The most interesting member is The Green Arrow. For a certain friend of mine, he might love and hate this. The Green Arrow as seen in the comics is a tough, wise-cracking man whose views on libertarianism are legendary in comparison to the rest of the Justice League. He is also a martial arts expert and pretty much the best archer in the world. Similar to Batman, the Green Arrow has gadgets, a cave of sorts, and fights crime because his parents were killed. Unlike Batman, he doesn't do so with a brooding or nigh-psychotic mentality, but more because it's fun to him and he thinks it's the right thing to do. Now, in Smallville, those traits are the same, but Oliver Queen, (aka The Green Arrow) is a young mega-mogul, a sort of light side to Lex's bad side. Wearing a silly green leather costume, Oliver fights crime because he thinks it's right but also because he's having fun. For anyone familiar with the comic book Green Arrow, you might not like him. He's not as badass, and he is clearly different. BUT, I think you should give him some leeway, and watch more of the show. Oliver becomes a very important character in Smallville and his character arc is one of the best. He falls in love with Lois Lane, but when he finds out more of what Lex is up to, he decides to take more action as both Oliver and as the Green Arrow. Forming the Justice League as an effort to face off against Lex's impending army, Oliver eventually has to break up with Lois because the world needs him more than she does. It's an interesting stepping stone and prelude to the whole Clark-Lois relationship and honestly very heartbreaking. Ironically, Lois finds out about Oliver's secret, but doesn't tell him. After Lex's disappearance, Oliver returns buying out LuthorCorp. The Justice League is still working under his leadership and he keeps trying to persuade Clark to join his team. Clark is reluctant not only to work with them, but also to work as a hero at all. Superman always has this weird dichotomy where he wants to stand alone, but he inspires such teamwork and collaboration. Oliver Queen falls in love with Chloe Sullivan, and never bats an eye at Dinah Lance, contrary to the comics. His love for her is very real, and is developed very nicely over the series. Oliver Queen seems to act as a testing board for many aspects of the show. In many ways, he is the human equivalent/bridge between Clark and the rest of the world. Both are reluctant heroes, both want to do the right thing, but it is Oliver who steps up first. While arguably, Clark has been saving lives longer, it's Oliver who takes the bigger steps, forming the Justice League, and even stepping forth during the vigilante debate. As mentioned in my previous post, there comes a time in the series where the people of the USA are deciding whether or not they want costumed heroes running around, fighting crime. Oliver decides to unmask himself, showing the world that they have nothing to fear; that the heroes are just trying to help. It is a big step, and one which seriously affects him, the rest of the heroes, the people of the USA, and the show itself. The decision, at first, ruins his life. People will not leave him alone and he has to go into hiding because some people are very upset with his life decisions. Oliver goes through a time of great depression, giving up on being a hero, and almost drinks himself to death. During this time, Darkseid's influence gets to him, making him one of the first to turn against good in this struggle. In an attempt to find himself, and via Clark's influence, Oliver changes at the last minute, and overcomes a great evil. He is the first to do so, and his change was probably one of the hardest. While wise-cracking, and seemingly taking nothing too seriously, Oliver has the welfare of the people foremost on his mind. He becomes Clark's best male friend and close ally and it is Oliver who not only makes the big decisions, his influence pushes Clark to become the Man of Steel. Long story short, give him a chance; he's an important character and the actor, Justin Hartley, portrays the Green Arrow very well.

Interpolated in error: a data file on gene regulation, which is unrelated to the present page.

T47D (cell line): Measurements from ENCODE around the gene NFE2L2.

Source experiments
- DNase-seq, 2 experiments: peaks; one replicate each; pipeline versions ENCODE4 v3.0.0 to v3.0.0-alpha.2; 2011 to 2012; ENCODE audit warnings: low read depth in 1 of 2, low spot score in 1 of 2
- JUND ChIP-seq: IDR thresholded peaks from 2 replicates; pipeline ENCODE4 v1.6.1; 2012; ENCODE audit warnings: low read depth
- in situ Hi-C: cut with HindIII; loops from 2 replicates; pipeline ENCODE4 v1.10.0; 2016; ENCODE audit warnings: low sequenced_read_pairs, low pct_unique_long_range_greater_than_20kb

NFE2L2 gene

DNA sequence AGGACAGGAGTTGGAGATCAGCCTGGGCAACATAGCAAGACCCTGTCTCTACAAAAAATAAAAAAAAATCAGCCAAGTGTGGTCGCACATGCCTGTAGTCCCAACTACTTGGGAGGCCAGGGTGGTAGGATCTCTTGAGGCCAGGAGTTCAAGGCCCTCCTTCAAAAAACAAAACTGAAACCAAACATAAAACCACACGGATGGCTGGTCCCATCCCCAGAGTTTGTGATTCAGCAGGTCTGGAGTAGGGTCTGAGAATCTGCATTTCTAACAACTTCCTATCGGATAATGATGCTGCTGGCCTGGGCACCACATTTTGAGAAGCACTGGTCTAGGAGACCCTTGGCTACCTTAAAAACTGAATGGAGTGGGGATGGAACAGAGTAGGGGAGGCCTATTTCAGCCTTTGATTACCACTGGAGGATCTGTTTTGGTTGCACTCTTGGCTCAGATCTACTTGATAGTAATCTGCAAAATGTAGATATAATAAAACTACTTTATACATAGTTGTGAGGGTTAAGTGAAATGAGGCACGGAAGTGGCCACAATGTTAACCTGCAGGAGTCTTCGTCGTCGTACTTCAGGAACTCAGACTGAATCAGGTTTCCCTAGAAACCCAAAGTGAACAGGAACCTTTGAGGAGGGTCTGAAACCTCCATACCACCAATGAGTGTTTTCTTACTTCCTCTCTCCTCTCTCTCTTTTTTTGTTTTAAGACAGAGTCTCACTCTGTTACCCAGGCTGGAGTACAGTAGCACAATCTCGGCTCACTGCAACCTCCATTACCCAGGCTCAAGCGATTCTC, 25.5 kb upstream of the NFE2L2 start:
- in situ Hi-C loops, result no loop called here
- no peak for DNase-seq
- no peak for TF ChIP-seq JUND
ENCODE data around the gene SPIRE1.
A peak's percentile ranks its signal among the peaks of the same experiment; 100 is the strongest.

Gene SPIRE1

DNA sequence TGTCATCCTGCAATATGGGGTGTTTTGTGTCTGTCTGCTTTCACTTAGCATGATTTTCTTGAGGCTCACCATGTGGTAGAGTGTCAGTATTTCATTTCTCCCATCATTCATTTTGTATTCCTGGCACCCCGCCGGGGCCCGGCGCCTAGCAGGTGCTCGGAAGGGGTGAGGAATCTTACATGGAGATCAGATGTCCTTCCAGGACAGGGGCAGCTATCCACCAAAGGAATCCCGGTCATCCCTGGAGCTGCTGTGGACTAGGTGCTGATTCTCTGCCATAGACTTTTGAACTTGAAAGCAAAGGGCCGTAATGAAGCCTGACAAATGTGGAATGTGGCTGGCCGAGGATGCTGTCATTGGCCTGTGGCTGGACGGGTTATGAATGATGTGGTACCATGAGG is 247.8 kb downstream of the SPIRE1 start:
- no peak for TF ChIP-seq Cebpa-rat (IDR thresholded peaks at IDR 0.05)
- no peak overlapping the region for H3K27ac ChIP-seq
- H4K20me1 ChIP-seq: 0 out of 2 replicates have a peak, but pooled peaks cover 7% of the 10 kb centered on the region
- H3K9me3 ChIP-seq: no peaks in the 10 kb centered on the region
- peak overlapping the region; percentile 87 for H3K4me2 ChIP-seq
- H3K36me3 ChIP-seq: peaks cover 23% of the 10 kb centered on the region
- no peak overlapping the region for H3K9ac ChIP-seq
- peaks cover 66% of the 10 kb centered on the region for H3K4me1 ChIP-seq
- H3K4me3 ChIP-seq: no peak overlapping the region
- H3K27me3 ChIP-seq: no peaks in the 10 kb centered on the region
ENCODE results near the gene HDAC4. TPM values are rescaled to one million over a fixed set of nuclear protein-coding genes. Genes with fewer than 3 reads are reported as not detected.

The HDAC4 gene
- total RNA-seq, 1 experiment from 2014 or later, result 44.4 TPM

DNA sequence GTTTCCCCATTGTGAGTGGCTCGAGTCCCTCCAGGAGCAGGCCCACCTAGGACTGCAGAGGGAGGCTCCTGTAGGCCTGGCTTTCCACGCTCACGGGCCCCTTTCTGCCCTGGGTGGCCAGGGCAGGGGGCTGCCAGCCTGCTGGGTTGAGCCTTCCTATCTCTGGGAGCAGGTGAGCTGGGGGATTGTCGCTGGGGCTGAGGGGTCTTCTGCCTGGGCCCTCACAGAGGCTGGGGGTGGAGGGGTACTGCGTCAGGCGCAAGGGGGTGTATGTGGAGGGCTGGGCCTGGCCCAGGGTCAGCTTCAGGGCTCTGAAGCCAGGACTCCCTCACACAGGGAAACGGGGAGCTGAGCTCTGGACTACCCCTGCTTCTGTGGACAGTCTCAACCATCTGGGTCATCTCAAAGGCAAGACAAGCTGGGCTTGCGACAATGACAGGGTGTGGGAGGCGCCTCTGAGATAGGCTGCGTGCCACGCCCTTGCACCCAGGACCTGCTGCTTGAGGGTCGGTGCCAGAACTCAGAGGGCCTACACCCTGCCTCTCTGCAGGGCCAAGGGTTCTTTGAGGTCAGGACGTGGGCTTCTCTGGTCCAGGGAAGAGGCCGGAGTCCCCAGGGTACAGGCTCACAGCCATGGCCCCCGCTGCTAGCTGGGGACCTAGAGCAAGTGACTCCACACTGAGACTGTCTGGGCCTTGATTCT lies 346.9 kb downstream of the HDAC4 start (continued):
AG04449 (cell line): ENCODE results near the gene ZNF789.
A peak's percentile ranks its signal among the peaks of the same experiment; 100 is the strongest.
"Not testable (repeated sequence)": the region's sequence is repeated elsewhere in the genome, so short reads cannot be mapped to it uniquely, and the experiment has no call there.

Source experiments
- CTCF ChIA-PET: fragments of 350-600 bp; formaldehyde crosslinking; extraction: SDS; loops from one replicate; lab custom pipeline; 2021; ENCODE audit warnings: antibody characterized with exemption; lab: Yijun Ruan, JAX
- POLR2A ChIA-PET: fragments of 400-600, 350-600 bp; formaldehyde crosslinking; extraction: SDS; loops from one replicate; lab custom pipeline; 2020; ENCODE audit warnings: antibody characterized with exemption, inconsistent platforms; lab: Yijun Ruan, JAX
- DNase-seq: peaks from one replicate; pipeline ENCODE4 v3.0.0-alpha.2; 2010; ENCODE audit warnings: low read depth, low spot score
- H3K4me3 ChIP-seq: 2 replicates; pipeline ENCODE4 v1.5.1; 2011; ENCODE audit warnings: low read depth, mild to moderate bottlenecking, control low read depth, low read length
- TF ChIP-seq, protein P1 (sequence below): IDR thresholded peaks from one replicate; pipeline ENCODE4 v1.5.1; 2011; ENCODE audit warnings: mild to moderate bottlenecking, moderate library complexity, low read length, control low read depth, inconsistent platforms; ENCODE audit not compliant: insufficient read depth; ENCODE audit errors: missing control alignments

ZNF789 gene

And that's it. There are minor references to other characters, but these are the ones who work in the Justice League. While less awesome than the comic-book rendition, it fits the scale of the show, allowing us to see the start of something greater. There are some problems, some ups and downs, but all in all, not bad, as long as you can keep it in mind that this is like a re-imagining, not supposed to be a direct origin for the characters you know and love.